2. On mag capacity…I believe you are off the mark in thinking magazine capacity limits to be anything near seven. Most common 9mm pistols like Glock, Springfield XD(m), Smith & Wesson M&P hold 17 rounds plus one in the chamber to make it 18 total. So, eliminating magazines to anything less than 20 is not going to happen. Forget it….and 9mm is WAY bigger than a .223 round out of an AR.

    3. Speaking of the AR-15, you said, “There is no sporting use for this weapon.” I’m guessing you are not a gun person, and that’s cool. So to get you up to speed…They sell shit loads of those things every year. Do you think they are just sitting collecting dust after somebody spends over $1K to buy one? They are used heavily by many. Comp shooting is BIG business. Even reality TV is cashing in with shows about it. Some of the shows have sparked big gains in revenue numbers for the makers. Again, I’m guessing you are not a gun person, but there is a significant business side here.

    4. There was already an assault weapons ban during the Clinton years. It accomplished nothing over it’s ten years. Remember, the Chicago ghetto loves their small handguns! The fact the media will not report is this: Less than 1% of the murders each year are done with and AR type of weapon.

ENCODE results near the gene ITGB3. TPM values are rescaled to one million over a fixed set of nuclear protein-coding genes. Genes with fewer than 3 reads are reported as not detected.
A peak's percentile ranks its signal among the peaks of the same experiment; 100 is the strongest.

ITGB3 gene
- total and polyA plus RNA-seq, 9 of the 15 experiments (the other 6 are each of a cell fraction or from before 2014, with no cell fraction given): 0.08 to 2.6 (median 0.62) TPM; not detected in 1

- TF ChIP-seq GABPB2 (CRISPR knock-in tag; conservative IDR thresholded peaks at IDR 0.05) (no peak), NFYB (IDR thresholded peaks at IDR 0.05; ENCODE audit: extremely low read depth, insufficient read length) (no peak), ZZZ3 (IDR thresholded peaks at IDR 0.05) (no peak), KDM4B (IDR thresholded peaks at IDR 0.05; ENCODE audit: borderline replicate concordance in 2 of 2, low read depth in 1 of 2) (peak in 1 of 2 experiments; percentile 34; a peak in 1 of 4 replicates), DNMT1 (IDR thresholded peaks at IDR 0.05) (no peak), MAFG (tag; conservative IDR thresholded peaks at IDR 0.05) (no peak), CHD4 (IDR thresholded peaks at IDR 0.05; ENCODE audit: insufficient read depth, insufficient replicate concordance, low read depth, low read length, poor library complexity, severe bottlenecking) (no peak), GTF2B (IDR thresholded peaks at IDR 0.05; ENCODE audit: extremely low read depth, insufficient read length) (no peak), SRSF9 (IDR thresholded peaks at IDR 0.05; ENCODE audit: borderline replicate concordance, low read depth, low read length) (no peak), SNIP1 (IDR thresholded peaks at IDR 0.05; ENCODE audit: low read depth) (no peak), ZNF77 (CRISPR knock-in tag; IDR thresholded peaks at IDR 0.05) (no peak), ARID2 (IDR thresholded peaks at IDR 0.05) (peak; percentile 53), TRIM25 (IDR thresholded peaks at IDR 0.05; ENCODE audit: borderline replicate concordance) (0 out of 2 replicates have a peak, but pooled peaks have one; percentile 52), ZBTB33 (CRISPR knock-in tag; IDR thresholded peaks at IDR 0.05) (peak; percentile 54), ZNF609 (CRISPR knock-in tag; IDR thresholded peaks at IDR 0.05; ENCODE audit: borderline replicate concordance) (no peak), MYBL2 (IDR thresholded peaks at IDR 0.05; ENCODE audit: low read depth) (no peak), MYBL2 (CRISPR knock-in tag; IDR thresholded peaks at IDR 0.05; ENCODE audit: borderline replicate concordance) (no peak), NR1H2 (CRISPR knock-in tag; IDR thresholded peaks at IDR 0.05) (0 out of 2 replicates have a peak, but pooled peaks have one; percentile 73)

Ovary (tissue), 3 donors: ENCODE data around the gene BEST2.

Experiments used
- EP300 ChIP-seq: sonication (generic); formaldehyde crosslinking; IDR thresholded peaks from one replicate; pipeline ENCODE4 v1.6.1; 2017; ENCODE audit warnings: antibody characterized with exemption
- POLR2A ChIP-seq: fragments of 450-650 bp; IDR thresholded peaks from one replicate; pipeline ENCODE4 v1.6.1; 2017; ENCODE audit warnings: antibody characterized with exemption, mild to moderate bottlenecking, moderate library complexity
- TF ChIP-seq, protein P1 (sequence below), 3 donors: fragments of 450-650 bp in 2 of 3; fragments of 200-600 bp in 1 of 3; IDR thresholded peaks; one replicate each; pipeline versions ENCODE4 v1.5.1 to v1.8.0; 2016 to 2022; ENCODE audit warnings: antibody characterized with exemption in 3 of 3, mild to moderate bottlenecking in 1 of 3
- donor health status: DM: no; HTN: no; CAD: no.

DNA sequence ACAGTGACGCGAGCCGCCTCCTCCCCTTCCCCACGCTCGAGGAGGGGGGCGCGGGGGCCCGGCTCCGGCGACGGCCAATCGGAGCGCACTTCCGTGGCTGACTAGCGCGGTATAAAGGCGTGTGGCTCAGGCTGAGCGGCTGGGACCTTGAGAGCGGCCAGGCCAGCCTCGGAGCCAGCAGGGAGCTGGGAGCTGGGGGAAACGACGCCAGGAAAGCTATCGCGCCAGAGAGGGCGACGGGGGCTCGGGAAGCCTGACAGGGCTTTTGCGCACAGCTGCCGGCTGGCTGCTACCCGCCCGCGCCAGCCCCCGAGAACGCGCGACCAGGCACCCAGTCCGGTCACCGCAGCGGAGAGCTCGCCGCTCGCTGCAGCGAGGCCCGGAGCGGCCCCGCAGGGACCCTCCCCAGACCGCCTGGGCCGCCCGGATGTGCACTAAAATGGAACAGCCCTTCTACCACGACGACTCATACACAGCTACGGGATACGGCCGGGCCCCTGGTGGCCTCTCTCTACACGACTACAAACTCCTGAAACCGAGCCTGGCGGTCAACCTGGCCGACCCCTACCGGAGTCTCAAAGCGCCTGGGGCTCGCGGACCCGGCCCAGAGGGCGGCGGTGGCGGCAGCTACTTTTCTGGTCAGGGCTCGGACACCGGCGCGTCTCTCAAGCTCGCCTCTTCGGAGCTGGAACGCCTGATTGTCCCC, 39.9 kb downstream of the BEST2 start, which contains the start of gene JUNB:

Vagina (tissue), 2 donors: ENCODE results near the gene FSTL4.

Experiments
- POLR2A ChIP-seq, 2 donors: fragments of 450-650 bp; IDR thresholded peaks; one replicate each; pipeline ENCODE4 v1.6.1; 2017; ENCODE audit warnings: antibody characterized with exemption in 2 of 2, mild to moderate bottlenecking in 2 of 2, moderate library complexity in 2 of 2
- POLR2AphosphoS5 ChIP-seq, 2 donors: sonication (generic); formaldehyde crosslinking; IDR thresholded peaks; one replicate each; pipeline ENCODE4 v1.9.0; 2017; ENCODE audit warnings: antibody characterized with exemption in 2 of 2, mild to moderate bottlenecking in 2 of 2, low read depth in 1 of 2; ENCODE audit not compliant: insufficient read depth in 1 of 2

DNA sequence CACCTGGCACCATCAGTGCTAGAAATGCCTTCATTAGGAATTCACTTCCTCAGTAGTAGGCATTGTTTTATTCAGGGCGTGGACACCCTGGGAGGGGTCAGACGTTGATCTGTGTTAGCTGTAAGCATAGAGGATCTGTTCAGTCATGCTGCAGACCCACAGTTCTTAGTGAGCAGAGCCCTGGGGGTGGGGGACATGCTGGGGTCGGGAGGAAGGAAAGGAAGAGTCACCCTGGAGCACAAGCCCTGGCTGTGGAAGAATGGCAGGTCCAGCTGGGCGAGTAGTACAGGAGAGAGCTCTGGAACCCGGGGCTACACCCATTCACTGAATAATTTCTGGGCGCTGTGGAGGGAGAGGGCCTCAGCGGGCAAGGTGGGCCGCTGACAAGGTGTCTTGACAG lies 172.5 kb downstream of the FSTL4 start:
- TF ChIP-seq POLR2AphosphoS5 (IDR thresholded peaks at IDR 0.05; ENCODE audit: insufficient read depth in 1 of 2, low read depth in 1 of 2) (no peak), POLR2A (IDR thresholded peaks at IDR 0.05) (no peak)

5. The media loves to call it an “Assault Rifle”. The AR-15 is a rifle. Assault is and act that somebody does. Any gun, knife, bow, or automobile can be used for assault. If somebody uses a BMW 745i to mow down a person, they are charged with vehicular assault or manslaughter. So, does that mean the BMW should be declared as an “Assault Vehicle”? Gotta love that media bias protected by the first amendment. 😉

    6. Your last statement is spot on! “it’s time to get firearms out of the hands of crazy people.” AMEN TO THAT! Let’s just remember it’s not time to get firearms out of the hands of good and honest people. The worst possible thing an armed ‘bad” guy can encounter is a “good” guy with a gun. Let’s hope Illinois can get it’s shit together and get concealed carry passed.

    Finally…somebody needs to call the the media for the over-the-top sensationalism about these shootings. They are creating fame for these mentally ill killers. This will surely inspire others.

    Happy Holidays!
    Jim

    • 2 Dan Wallace December 17, 2012 at 5:14 pm

      Thanks, Jim. I always welcome others’ views. Clearly, you know a lot more about firearms than I do, so I’m happy to cede that high ground to you. I do differ in a couple of places, though. The fact that the current magazine capacity of popular handguns is as high as 17 doesn’t mean it should be that way. Some things need to change. Why not that?

      Regarding the AR-15, I go back to my comment about the purpose of the combination of small bullet and high velocity. It is designed to do maximum damage to flesh at minimum weight. (For a detailed explanation of this, see James Fallows’ 1980 book “National Defense.”) That strikes me as a poor fit for either target shooting or hunting. I know there is demand for these weapons, and I would imagine (although I don’t know) that they are largely owned by weekend Walter Mitties who are living out fantasies Navy Seal fantasies. I’m willing to consider that this is something they might need to approach differently in order to create a safer country for our children. I’m not aware, for example, of anyone having been killed by paintball.